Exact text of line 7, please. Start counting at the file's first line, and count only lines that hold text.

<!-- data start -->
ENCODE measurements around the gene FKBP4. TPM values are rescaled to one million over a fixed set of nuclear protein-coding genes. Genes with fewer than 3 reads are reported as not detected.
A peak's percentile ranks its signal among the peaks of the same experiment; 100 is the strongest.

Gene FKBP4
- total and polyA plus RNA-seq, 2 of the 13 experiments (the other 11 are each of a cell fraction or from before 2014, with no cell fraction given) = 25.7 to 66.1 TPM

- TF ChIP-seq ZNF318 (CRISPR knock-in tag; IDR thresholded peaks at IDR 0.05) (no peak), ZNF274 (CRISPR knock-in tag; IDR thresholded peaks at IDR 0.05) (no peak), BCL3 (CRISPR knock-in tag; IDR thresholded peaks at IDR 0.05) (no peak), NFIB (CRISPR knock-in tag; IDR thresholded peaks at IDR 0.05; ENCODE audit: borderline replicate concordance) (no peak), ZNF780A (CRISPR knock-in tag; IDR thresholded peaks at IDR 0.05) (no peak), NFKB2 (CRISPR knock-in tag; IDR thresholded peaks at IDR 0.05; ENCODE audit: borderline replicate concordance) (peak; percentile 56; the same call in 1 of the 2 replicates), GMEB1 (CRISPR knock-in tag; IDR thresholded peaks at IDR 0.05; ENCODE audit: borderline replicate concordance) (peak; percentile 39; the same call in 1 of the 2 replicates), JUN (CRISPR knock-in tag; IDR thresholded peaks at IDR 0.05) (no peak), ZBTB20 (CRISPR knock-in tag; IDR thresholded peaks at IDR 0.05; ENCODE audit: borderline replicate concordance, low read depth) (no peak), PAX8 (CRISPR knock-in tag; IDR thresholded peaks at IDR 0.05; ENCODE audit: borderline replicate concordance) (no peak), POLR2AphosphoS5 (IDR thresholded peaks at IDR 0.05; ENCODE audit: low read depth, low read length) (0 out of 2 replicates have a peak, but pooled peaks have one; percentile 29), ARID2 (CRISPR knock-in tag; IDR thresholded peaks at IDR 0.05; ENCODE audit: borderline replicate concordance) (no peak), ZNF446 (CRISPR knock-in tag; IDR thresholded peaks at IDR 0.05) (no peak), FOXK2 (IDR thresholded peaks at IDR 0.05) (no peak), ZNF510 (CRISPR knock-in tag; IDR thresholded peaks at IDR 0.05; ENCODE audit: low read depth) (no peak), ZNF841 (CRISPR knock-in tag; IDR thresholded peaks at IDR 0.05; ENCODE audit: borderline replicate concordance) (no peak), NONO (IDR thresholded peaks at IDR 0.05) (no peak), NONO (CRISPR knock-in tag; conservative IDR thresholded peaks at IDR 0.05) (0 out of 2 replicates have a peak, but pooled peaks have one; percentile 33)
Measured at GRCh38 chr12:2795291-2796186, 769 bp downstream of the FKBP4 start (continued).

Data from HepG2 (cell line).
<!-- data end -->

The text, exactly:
Data from HepG2 (cell line).